In a company-issued statement, Google CEO Eric Schmidt said the company does not plan to offer what he called a "person-to-person stored-value payments system."
One of the main features of PayPal, a division of eBay Inc., is the ability for consumers to store balances in order to make e-commerce payments.
Following a story by the Wall Street Journal published on Friday, speculation ran rampant about Google offering a PayPal competitor.
Instead, Schmidt said that Google is looking to expand its current online payment services, which is largely used to handle payments from advertisers and to Web publishers in Googles popular online advertising programs.
Schmidt stopped short of offering details about Googles next online payment plans or when the Mountain View, Calif., company will introduce a broader service.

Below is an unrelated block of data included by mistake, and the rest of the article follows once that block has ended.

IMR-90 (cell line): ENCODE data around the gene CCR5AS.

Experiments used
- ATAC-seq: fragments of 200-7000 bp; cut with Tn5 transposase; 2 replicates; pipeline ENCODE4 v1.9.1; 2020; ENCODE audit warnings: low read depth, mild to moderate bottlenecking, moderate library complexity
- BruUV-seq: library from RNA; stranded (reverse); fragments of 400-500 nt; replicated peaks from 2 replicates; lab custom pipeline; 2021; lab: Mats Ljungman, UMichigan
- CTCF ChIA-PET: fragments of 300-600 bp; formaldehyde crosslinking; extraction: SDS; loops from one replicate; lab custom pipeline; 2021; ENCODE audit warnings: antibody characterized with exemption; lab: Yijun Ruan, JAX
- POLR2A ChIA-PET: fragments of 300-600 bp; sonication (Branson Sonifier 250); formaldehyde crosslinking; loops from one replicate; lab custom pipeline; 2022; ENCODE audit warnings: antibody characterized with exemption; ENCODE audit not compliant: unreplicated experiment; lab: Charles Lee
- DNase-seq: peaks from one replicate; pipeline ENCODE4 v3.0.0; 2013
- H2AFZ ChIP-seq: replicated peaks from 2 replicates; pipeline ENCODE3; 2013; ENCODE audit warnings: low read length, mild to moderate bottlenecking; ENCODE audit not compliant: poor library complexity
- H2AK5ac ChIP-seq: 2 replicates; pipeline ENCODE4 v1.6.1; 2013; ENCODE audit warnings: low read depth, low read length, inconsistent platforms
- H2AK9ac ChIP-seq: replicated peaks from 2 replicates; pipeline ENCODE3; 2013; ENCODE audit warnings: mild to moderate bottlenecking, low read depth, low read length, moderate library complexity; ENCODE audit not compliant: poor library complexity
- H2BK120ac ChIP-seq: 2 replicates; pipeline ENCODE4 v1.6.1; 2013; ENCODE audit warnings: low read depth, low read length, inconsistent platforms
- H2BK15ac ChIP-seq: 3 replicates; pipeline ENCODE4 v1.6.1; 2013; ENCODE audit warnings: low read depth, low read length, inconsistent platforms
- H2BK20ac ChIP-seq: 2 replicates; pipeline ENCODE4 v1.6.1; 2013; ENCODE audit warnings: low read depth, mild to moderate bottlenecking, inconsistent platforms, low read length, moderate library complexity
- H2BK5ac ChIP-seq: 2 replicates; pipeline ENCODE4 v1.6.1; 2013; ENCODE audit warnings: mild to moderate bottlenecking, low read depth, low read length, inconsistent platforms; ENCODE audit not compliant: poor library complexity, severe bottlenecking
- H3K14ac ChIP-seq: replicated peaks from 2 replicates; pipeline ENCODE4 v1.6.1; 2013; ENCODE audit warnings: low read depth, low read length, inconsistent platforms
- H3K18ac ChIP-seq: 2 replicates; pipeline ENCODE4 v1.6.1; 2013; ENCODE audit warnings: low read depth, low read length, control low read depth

"The payment services we are working on are a natural evolution of Googles existing online products and advertising programs, which today connect millions of consumers and advertisers," Schmidt said in the statement. "We are building products in the area to solve new problems in e-commerce."
Google earlier this year disclosed plans to handle more e-commerce transactions, specifically for its video-search service.
When Google launched its video submission program in April, Jennifer Feikin, director of Google Video, told Ziff Davis Internet News that that the company would let content owners charge a fee for video playback on Google. Google would then earn a small revenue share from video playback fees.
Google also has moved into digitizing books and other print content through its Google Print program. Though officials have not said whether Google will offer paid access to those copyrighted works, it could be another area ripe for online payments.